For the full Pool C schedule, head over to our Rugby World Cup fixture page.
This section only features players from the sides we expect to miss the knockout stage. Those eight teams will be previewed in depth before the start of the tournament.
Maxime Medard (France)
If France are to qualify for the knockout stages of the competition, their fullback is going to have to have a considerable impact.
Maxime Medard has been a one-club player at Toulouse since 2004 and a mainstay in the French side for the best part of a decade, and while he is on the wrong side of 30, he has won two Heineken Cups and came away with a try-scoring double in France’s recent match over Scotland.
Having made his World Cup debut in 2011, where he made seven appearances as France charged to the final, Medard wasn’t at England 2015. Expect him to make up for the missed tournament in Japan.
Telusa Veainu (Tonga)
Veainu missed the Pacific Nations Cup earlier in the year due to injury, but will be an enormous inclusion for Tonga at the World Cup.
Voted players’ player of the year in the UK, where he plays for Leicester, the dangerous outside back has some experience in southern hemisphere rugby as well. He played in the NRC for Melbourne Rising in 2014, before making seven appearances for the Melbourne Rebels in Super Rugby.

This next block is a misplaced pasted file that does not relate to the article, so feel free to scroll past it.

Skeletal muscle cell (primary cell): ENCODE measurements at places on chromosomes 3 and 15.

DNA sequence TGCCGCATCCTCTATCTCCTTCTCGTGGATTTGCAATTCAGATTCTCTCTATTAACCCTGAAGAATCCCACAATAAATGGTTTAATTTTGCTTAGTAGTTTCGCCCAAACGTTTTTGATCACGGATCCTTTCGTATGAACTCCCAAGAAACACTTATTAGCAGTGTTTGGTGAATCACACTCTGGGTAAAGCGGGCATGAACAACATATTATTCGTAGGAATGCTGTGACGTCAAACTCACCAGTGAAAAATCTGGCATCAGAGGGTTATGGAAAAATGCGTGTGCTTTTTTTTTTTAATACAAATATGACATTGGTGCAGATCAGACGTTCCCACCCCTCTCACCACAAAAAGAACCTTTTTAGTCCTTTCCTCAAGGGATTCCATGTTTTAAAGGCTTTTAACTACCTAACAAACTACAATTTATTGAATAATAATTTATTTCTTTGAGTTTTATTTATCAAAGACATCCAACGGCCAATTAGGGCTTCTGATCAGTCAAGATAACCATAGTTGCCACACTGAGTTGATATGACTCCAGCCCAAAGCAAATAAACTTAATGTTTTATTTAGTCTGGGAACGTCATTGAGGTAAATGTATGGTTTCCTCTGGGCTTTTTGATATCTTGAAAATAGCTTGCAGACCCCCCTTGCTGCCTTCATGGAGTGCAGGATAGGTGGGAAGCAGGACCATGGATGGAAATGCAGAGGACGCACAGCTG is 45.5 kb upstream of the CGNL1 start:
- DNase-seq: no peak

He has since scored 29 tries in 67 games for Leicester and is a constant threat with the ball in hand.
Blaine Scully (United States of America)
USA captain Scully has just finished a four-year stint at the Bradford Blues and while his professional future is yet to be sorted, he will play a crucial role for the USA in Japan.
The fullback boasts a solid defensive technique and the ability to find the tryline, which sometimes leads him to switching out to the wing.
A gifted athlete, he also spent time playing basketball, water polo and swimming during his younger days before focusing on rugby.
Pool C could go a couple of different ways, with England, France and Argentina all capable of making it out of the group.
As one of the pre-tournament contenders, and with the disappointment of 2015 hanging over the side as motivation, England should be the first side to book their quarter-final ticket.
Argentina’s recent win-loss record is poor, but that’s due to them facing the best three nations in the southern hemisphere so regularly. On the back of the Jaguares’ trip to the Super Rugby final, and with one of the best mixes of Argentinian talent the Pumas have trotted out, we’ll take the South Americans to pip France for second spot.
The Tongans should get the better of the USA for fourth, but those two won’t get close to the other sides in this competitive pool.